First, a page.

Literally, I have to visit many sites, read many documentation to gather the information and to use the features of this Starter Kit. I will be adding most of the links here below. Documentation felt incomplete to kick start programming with such features mentioned for this mbed starter Kit.

How easy is to program this kit?

Alright, Programming was confusing at first as we need to change the firmware to program it via KDS but with the online mbed compiler it becomes a bit more interesting. What is mbed? Lets read the following lines from mbed SDK is now Open Source! | mbed :


               “The mbed Software Development Kit (SDK) is a C/C++ microcontroller software platform already relied upon by tens of thousands

          of developers to write code for ARM microcontrollers. It has always been free for commercial and noncommercial use, but this latest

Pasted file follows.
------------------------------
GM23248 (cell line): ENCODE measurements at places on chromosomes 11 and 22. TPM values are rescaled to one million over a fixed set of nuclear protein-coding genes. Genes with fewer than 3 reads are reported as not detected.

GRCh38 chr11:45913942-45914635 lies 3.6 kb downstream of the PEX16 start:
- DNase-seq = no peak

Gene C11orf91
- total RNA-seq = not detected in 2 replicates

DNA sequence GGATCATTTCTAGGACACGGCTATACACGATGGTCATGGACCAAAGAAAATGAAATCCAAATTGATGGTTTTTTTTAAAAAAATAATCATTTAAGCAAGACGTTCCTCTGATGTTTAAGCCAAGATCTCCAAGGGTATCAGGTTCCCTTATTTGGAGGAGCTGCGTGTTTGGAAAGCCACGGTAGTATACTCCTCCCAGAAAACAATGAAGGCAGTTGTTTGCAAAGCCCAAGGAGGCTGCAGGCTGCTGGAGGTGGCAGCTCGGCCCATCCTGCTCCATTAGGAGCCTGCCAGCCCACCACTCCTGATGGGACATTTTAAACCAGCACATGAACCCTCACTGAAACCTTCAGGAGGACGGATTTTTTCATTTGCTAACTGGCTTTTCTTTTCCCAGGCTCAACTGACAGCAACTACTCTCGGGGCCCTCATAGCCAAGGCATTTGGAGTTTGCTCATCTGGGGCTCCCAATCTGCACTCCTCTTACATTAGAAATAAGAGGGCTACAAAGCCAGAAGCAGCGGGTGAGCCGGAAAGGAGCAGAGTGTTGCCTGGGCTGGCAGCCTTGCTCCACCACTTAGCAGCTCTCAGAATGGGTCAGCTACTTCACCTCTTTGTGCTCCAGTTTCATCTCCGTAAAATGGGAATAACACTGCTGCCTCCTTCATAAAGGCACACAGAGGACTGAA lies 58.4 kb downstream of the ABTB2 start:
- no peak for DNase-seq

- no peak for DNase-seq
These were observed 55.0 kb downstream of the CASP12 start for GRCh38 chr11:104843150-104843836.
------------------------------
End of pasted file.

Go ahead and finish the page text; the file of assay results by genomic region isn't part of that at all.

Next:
release under an open source license will extend its applicability further to be relied on in more commercial, open source and

          educational projects.”


In short it a powerful, free(open source) software to program ARM based devices online/offline with support for multipule microcontrollers & toolchains. Login to your online mbed compiler, Import or create a new program with pre built libraries or edit example codes and compile it. Also, it’s easy to publish your codes directly on mbed developer community with just a single click.

With KDS, it was a little hard to program but you can choose Processor Expert to easy your task while creating new project.


Can we use this mbed Application shield with another kit?

Yes, but I have not implemented this yet but it can be connected to any other development kit with the little help of a custom made PCB interface to make it pin compatible with other Kit/board.

Is there some more space left to add few more things?